In trying to implement a client, I am wondering what is the most efficient approach to figure out if you are on a fork.

Let's say you pick a peer at random and go through IBD using the headers-first approach. After reaching the tip of the chain, what is the most efficient way to check whether this is the longest chain?

I'm guessing you have to ask your peers what their best header is, and based on the response and some heuristic, decide whether you are on the longest chain or not. Is this simply done via getheaders? What is the heuristic? And what do you do if you find out you're on a fork?

Pointers to the relevant code in bitcoin or btcd would also be appreciated.


EDIT: In case this isn't obvious, I'm not asking whether it can know with certaintiy that it is on the longest chain (it can't), but rather what is the best effort attempt to remain on the longest chain at all times.

1 Answer 1


First of all, finding the longest chain is not the goal, but the chain with the most accumulated proof-of-work [1]

Now, finding the most-work chain is the entire goal of the full node. The whole meaning of its existence is finding the most-work chain, and so you can pick almost any line out of the networking and validation modules of the code and explain it in those terms.

To be a bit more specific:

  • The full node connects to at least 8 peers. More recent versions connect to 2 extra peers in 'blocks only' mode. Peers are chosen to be as diverse as possible (by IP subnet or AS map). If a new block has not been added within a certain timeout (I think it's 40 minutes) Bitcoin Core adds one more outgoing peer.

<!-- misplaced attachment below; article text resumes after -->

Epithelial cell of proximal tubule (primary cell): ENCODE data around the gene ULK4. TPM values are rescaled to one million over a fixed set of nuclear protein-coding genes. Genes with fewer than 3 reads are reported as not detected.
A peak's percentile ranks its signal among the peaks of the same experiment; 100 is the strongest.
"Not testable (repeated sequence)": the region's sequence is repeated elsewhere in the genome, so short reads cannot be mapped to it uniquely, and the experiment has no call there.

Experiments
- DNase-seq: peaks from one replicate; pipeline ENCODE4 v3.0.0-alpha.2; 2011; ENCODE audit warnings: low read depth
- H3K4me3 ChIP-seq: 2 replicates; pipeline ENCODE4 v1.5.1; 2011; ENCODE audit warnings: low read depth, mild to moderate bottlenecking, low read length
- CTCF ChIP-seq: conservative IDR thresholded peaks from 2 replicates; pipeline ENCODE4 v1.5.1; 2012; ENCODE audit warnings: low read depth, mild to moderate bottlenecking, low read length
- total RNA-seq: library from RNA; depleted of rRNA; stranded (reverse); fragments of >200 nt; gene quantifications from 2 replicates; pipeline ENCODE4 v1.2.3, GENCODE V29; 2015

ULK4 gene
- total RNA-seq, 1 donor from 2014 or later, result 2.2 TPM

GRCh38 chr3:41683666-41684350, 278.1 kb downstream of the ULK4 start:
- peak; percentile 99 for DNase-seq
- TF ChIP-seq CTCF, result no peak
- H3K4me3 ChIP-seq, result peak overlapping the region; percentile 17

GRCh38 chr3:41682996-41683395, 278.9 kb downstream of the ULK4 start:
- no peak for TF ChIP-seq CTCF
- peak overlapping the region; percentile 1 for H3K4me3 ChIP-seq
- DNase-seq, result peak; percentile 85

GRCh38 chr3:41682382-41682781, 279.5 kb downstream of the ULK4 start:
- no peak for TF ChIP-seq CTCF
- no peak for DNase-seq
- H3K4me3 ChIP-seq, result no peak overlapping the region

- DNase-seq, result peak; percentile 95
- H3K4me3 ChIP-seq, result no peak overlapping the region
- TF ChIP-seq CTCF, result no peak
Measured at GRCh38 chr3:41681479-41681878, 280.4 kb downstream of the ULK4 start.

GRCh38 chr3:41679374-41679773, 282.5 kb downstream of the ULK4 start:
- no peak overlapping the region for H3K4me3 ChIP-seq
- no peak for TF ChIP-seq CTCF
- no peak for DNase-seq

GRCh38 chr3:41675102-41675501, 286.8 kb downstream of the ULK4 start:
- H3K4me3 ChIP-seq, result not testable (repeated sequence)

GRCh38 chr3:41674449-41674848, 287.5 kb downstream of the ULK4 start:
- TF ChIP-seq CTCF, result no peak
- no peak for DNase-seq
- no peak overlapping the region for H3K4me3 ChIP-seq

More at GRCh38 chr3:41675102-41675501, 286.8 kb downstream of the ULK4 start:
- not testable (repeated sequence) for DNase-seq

• The full node sends a getheaders request to each peer and keeps track of the best block each peer knows about.
  • If a peer has a valid block header with greater accumulated work than our current tip, we ask it for the corresponding blocks. If those blocks are valid, it becomes our new chain tip. A reorganization may or may not be necessary to get to that state.

If you understand conceptually how headers-first sync works, the function FindNextBlocksToDownload() is the next step. This is where the node decides if a peer has headers with greater work than its current chain tip, and requests those blocks from that peer.

So all we can do is connect to a lot of peers and assume that at least one of them knows about the most-work chain. This makes peer discovery and choosing which peers to connect to of critical importance.

  • Thanks, this is really helpful. Looking at FindNextBlocksToDownload, the part I'm still trying to understand is: if after finishing your header sync, a peer gives you headers you've never seen, and which don't connect to your chain, how are you going to judge whether they have more accumulated work?
    – cloudhead
    Aug 25, 2020 at 20:46
  • 1
    Since we can not verify "orphan" headers, we do not request those blocks. The getheaders message includes something called a locator that the receiving peer uses to determine where their chain connects to your chain, and sends you headers from that point: en.bitcoin.it/wiki/Protocol_documentation#getheaders
    – pinhead
    Aug 25, 2020 at 20:55
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    I see, so peers will end up sending chains that connect, by using the locators.. makes sense!
    – cloudhead
    Aug 25, 2020 at 21:00

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